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Yaksik is a rice cake made from glutinous rice. Yaksik is sweetened with honey and decorated with pine nuts, chesnuts, and dried fruit, like raisins. The texture of yaksik is sticky, and it has a slightly salty flavor from the nuts and sesame oil.

10. Bukkumi

Two bukkumi pancakes on a white plate decorated with jujubes or red dates and filled with red bean paste

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Bukkumi are pan-fried rice cakes, called tteok, which are filled with sweet bean paste. The half moon shaped rice cakes come from Gangwondo province of Korea, and can also be found with a chestnut or mung bean paste filling. The chewy rice cakes are garnished with pumpkin seeds and red dates, known as jujubes.

11. Yakgwa (honey cookies)

A white plated piled with brown yakgwa honey cookies shaped like flowers

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Yakgwa are a honey-flavored pastry, which usually takes the form of a cookie. Yakgwa are cut into the shape of flowers or diamonds and deep fried, and then garnished with chopped pine nuts. The cookies get their signature flavor from a honey and ginger syrup in which they are dipped. Typically, yakgwa are enjoyed as a dessert in Korean tea houses.

12. Hwajeon

Hwajeon or disk shaped rice cakes decorated with purple, yellow, and orange edible flowers

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Hwajeon are pan fried rice cakes adorned with edible flowers. These pretty treats are often decorated with azaleas in Korea, and are sweetened with honey. This dessert is most commonly prepared in the spring time, when flowers bloom.

13. Gyeongdan (rice balls)

Green, red, and yellow gyeongdan in a blue bowl beside a white pot of tea

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Gyeongdan are another type of tteok, this time in a ball shape.The rice balls are sweetened with honey, then coated in crushed red beans or mung beans. Toasted sesame seeds are another common coating.

14. Yeot

A large amount of rectangluar pieces of white yeot in a pile

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Yeot is a type of taffy-like candy made from glutinous rice. It is a type of hangwa, or Korean confection, which are all made from rice, corn, or sweet potatoes.

15. Hwachae (fruit punch)

Hwachae, or watermelon punch, with milk and other cut up fruits, in a blue bowl

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Hwachae is technically a drink. It’s a sweet punch flavored with summer fruit — in particular watermelon, cantaloupe, and honeydew melon. The pieces of fruit float in the punch in ball shapes. The liquid in the punch can be a combination of Sprite, milk, or Korean cider, and lots of ice. It’s also sprinkled with plenty of sugar to make the most refreshing sweet summer beverage.

16. Dalgona

Disk shaped melted sugar dalgona candies stamped with different shapes like an umbrella and a star

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Most people outside of Korea were introduced to dalgona through the show Squid Game. Dalgona, or ppopgi as its known in Korea, is a street food candy, made from melted sugar and baking soda — similar to toffee. The caramel colored discs of candy are often stamped with shapes, like hearts or stars. Dalgona is the name of a type of whipped coffee drink, which also originated in Korea.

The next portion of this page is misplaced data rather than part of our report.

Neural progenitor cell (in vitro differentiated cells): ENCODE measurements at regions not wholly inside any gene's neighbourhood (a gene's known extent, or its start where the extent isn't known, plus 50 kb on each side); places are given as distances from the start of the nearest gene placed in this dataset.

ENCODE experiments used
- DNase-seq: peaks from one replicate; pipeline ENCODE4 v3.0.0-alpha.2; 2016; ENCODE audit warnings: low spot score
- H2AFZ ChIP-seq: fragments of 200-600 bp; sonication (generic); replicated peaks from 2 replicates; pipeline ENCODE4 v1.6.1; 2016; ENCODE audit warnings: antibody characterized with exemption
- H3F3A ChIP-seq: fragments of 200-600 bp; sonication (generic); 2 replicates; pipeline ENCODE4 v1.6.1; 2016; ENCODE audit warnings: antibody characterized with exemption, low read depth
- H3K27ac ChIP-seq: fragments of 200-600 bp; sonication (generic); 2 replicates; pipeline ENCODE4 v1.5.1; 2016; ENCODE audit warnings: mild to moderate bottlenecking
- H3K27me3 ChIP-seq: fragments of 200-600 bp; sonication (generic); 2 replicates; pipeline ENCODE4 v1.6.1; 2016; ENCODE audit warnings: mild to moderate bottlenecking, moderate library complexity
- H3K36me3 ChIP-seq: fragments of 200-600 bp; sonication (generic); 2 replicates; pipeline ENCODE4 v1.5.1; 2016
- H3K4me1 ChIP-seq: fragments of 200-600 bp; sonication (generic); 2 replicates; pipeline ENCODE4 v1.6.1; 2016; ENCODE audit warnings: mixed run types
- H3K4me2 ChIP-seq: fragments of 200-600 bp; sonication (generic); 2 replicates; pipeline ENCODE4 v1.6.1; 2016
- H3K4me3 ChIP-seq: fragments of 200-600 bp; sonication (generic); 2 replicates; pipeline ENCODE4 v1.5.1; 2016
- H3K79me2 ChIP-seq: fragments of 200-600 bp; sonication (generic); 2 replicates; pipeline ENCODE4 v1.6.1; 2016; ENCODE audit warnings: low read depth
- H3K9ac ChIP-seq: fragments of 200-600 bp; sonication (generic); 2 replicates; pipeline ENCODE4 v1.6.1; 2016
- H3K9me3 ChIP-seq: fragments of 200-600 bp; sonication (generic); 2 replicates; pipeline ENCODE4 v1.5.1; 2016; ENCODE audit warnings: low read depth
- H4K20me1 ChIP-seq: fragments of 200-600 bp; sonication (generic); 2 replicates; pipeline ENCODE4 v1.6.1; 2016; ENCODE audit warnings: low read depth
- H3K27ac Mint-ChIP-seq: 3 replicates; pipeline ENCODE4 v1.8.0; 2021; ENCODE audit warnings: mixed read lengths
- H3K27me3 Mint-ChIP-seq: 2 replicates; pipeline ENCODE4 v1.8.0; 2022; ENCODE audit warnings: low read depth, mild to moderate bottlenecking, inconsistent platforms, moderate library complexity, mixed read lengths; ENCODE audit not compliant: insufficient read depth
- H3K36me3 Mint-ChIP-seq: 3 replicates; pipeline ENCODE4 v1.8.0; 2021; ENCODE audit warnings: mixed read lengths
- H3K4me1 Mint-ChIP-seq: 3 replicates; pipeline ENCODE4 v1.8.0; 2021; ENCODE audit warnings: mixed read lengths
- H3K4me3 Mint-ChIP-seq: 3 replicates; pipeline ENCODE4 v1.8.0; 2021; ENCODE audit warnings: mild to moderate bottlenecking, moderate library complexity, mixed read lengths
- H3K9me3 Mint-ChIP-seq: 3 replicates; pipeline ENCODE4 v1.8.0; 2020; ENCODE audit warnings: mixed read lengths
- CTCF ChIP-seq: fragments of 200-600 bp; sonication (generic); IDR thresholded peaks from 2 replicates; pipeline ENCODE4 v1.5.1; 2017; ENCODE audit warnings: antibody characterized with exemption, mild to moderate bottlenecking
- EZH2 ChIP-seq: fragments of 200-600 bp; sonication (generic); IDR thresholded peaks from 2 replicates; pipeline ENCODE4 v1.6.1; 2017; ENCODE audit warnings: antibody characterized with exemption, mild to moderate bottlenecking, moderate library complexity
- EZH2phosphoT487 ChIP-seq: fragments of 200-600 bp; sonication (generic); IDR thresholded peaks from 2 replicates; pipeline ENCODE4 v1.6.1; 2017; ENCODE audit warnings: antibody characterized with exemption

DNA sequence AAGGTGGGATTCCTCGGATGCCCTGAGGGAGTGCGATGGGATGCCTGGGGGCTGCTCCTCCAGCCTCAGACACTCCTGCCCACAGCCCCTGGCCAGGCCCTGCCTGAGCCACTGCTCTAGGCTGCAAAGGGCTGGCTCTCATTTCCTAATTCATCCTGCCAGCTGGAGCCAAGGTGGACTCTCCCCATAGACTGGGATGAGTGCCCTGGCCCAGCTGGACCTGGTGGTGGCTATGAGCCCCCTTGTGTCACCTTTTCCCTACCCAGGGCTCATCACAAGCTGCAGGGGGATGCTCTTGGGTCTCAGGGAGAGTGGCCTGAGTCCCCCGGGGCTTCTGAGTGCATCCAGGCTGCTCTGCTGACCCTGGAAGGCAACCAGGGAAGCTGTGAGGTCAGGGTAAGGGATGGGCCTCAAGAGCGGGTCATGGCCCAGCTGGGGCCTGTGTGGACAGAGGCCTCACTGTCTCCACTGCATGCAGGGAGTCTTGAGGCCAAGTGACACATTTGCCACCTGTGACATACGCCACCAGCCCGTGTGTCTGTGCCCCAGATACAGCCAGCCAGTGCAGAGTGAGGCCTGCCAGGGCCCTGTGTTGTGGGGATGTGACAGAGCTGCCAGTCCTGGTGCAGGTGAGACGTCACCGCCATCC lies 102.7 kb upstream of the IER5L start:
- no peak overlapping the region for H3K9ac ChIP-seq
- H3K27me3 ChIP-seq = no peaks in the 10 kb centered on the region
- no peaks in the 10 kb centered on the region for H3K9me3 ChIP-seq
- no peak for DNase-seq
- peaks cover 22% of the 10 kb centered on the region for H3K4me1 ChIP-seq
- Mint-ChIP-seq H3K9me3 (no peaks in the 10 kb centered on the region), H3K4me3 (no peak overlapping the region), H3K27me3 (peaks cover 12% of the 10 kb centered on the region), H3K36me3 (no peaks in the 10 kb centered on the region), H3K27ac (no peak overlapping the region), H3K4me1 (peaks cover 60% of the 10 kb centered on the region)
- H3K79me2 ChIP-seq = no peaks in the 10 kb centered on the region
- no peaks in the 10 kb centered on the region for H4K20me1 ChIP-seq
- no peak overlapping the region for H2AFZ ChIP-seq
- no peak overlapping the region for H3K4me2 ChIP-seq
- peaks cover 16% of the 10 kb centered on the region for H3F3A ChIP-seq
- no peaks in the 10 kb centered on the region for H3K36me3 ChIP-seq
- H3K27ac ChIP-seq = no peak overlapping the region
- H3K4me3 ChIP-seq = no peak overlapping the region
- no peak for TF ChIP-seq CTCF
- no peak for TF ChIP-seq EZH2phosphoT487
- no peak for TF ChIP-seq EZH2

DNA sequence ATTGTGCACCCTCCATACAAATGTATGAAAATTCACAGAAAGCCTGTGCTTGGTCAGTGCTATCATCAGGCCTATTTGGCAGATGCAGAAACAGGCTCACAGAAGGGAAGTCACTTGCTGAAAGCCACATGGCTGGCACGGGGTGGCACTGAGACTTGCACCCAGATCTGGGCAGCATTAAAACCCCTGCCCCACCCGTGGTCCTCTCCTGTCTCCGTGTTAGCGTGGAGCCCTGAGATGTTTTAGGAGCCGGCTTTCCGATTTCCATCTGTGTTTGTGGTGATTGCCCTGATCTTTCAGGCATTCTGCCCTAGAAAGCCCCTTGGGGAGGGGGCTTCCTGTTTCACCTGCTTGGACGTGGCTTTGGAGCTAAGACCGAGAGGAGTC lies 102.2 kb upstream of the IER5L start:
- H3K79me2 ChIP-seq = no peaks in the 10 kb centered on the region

17. Kkwabaegi (twisted doughnuts)

A stack of twiested donuts sprinkled with sugar at a bakery

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Sold in bakeries and as a street food, kkwabaegi are a type of doughnut. Rather than the round doughnuts you’ll find in the United States, these doughnuts are twisted into a spiral shape. The golden doughnuts are fluffy and soft, and sprinkled generously with cinnamon sugar.

18. Hoppang (red bean paste steamed bun)

A hoppang cake cut in half to show red bean paste

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Hoppang are a common Korean snack. A type of jjinppang, or steamed bread, hoppang are similar to fast food. The typical filling is sweet red bean paste. However, there are savory versions filled with vegetables or curry.

19. Baesuk (steamed pears)

Baesuk is a steamed whole pear. Baesuk is served as a dessert, but it’s also considered a cold remedy in Korea. the top is cut off and the pear is stuffed with pine nuts and topped with red dates. Another way to make baesuk is to poach a bear in honey and served in a water based broth flavored with ginger.

20. Honey bread (Brick Toast)

Woman pouring a condesnsed milk over a slice of honey bread on a white plate

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Honey bread is the Korean take on a dessert that became popular in Japan, called Brick Toast or Shibuya Toast. A thick slice of fluffy sandwich bread is topped with syrup, ice cream, and whipped cream. Cut up pieces of fruit, like strawberries, are typically added as well.

What is the most popular dessert in Korea?

The most popular dessert in Korea is probably bingsu, or shaved ice. Another popular dessert in Korean is yaksik (sticky raice cakes) and another type of rice cake called songpyeon, which are pine flavored.

What is Korean cake called?

Korean cake is called tteok. Tteok is an umbrella term for all cakes in Korea made with rice. Ingredients included in tteok include pumpkin, red bean, and pine nut. There are both sweet and savory versions of tteok. Tteok can be either steamed or pan-fried.

Is Mochi popular in Korea?

Mochi is popular in Korea. In Korea, mochi is called chapssaltteok. Chapssaltteok is often filled with red bean paste. Often, chapssaltteok will be given as a gift to students who studying for their university entrance exams.